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AG: County can provide water to Rio Verde Foothills residents

Attorney General Kris Mayes said the county has the authority to enter into a deal that would bring water to Rio Verde Foothills. Scottsdale has now proposed a plan.

SCOTTSDALE, Ariz. — Arizona Attorney General Kris Mayes said Maricopa County has the legal authority to temporarily provide water to residents in Rio Verde Foothills.

The City of Scottsdale cut off Rio Verde Foothills residents from its municipal water supply last month in an effort to conserve resources. 

Because the community is located in an unincorporated area, Scottsdale officials have argued that the city's not responsible for providing water service. 

The community has not yet found a permanent water source to replace Scottsdale's supply and some have resorted to hauling water from Apache Junction. 

On Thursday, the City of Scottsdale announced it would consider a deal with Maricopa County that would re-open a supply of water to Rio Verde Foothills. 

The city said this agreement is contingent on the city obtaining additional water resources from a third party that Scottsdale would treat and make available for delivery by Maricopa County.

A draft of Scottsdale's proposed agreement can be found here.

The city's announcement comes shortly after the state's top prosecutor found that Maricopa County could intervene to help RVF residents.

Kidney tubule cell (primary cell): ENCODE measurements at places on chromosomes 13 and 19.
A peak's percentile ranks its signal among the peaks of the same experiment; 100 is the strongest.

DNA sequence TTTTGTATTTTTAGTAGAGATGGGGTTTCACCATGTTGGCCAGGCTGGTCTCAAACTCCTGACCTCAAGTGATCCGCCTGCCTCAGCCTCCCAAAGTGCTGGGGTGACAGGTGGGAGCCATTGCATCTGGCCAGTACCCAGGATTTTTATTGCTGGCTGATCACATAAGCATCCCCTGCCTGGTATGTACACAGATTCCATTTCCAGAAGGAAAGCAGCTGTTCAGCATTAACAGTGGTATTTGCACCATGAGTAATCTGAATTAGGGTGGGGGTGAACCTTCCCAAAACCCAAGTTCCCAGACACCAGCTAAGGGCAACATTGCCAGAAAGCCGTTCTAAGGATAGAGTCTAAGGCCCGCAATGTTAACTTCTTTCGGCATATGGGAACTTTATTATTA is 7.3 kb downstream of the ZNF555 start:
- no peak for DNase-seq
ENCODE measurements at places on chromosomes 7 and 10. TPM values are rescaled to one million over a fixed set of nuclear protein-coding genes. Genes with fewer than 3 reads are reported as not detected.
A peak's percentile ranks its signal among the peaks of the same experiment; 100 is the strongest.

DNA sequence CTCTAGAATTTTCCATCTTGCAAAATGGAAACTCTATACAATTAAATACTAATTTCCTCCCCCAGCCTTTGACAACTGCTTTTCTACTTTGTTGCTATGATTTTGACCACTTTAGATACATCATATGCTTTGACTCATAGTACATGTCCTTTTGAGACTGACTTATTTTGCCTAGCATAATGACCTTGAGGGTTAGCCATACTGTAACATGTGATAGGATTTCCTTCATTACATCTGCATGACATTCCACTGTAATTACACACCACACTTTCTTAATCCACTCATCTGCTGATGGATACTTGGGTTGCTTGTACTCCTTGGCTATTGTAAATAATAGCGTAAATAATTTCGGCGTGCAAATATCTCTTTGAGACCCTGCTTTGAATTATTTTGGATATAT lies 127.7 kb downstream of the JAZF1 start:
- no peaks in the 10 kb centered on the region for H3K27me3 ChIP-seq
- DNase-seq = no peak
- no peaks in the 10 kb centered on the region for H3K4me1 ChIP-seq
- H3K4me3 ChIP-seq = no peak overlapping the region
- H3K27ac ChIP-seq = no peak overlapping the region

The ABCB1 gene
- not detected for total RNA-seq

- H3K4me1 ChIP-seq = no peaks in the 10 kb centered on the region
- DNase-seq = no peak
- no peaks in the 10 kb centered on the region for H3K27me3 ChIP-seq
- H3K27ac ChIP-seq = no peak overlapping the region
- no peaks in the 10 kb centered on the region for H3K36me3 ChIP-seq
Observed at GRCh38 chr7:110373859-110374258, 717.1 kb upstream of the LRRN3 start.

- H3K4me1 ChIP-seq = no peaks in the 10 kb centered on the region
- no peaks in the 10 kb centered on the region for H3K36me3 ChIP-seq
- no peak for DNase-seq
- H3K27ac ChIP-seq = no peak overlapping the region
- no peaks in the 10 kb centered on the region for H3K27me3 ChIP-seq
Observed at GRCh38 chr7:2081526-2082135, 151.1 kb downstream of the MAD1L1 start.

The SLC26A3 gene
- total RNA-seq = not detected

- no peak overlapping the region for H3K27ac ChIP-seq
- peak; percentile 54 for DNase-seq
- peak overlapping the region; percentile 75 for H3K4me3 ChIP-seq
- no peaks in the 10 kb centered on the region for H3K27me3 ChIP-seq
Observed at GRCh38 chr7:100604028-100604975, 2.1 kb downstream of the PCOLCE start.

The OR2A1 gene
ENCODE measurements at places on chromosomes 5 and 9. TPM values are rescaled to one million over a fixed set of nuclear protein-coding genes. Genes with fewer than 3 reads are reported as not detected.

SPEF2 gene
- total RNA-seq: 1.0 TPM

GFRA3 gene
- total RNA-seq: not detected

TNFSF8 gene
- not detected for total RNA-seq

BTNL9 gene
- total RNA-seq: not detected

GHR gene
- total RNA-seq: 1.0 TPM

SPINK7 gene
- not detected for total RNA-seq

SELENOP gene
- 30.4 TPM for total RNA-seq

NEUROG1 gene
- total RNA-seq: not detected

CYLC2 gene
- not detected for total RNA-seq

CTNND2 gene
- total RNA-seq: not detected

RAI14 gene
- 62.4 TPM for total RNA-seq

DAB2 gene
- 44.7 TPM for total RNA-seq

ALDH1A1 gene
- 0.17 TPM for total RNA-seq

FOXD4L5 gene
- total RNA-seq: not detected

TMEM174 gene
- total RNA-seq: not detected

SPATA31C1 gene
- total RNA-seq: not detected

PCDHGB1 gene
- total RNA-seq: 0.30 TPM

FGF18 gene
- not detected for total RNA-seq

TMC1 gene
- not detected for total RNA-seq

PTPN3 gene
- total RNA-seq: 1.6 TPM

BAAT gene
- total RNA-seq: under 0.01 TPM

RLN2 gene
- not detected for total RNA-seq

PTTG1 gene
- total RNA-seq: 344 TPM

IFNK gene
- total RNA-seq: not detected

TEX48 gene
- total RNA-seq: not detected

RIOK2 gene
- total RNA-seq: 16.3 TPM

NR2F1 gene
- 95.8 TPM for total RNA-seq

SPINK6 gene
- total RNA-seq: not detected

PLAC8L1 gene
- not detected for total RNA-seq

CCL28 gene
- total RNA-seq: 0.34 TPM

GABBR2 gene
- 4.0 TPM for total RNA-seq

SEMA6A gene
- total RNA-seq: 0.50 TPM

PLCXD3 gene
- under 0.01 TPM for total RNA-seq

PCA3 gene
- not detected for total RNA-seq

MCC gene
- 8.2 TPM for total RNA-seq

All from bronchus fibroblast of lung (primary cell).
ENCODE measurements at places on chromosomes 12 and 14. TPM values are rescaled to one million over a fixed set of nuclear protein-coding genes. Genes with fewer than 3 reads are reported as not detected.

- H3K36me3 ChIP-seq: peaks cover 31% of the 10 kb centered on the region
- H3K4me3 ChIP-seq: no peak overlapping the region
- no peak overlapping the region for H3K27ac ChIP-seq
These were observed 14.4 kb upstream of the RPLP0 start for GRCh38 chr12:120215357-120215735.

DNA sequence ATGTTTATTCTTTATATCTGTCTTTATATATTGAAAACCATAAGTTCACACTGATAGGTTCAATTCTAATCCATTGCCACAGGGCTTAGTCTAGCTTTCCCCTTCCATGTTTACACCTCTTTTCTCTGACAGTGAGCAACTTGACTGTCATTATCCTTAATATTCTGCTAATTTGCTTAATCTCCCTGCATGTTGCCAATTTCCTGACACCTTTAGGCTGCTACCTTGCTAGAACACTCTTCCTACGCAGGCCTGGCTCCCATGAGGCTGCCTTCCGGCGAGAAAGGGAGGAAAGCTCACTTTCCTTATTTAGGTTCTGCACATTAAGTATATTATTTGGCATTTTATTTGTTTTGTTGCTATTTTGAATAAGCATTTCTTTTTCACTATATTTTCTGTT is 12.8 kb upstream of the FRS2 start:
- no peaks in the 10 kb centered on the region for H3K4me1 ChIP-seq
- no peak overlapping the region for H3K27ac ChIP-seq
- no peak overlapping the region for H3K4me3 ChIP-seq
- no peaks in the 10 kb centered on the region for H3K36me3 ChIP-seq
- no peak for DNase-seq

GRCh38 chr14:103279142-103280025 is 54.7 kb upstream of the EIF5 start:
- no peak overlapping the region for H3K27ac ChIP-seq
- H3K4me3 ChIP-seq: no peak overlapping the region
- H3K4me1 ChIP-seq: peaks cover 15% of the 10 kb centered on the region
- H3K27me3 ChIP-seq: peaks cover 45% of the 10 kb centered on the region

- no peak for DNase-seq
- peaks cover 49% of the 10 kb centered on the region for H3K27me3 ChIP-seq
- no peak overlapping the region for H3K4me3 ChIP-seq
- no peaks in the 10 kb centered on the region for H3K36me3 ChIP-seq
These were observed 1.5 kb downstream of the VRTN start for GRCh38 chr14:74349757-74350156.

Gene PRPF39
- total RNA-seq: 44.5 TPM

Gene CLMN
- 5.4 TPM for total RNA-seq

State Rep. David Cook, R-District 7, recently asked Attorney General Mayes to provide an opinion on whether the county could help provide relief to the community.

Cook specifically wanted to know whether counties could enter into short-term agreements with a private company or government entity to provide emergency relief to a community like the Foothills. 

In a legal opinion released Tuesday, Mayes said Arizona law permits counties to enter into these types of agreements in order to preserve the public health of local residents.

"When county residents lose access to their previous water source, and there will be a delay before regular service can resume, counties have the power to preserve public health and sanitation by contracting with a utility or another government entity to provide water on an emergency basis," the attorney general wrote.

Cook said the AG's opinion will hopefully help offer a solution to resolving the Rio Verde Foothills's water crisis.

“I believe this could be immensely helpful in the effort to provide relief for residents who continue to struggle without a reliable point of access to water for their homes and families," the lawmaker said in a statement. 

Last year, the Maricopa County Board of Supervisors voted against allowing the community to tax themselves to pay for water.

EPCOR, a utility company, has proposed bringing water to Rio Verde Foothills but that project could take up to two years to complete. 


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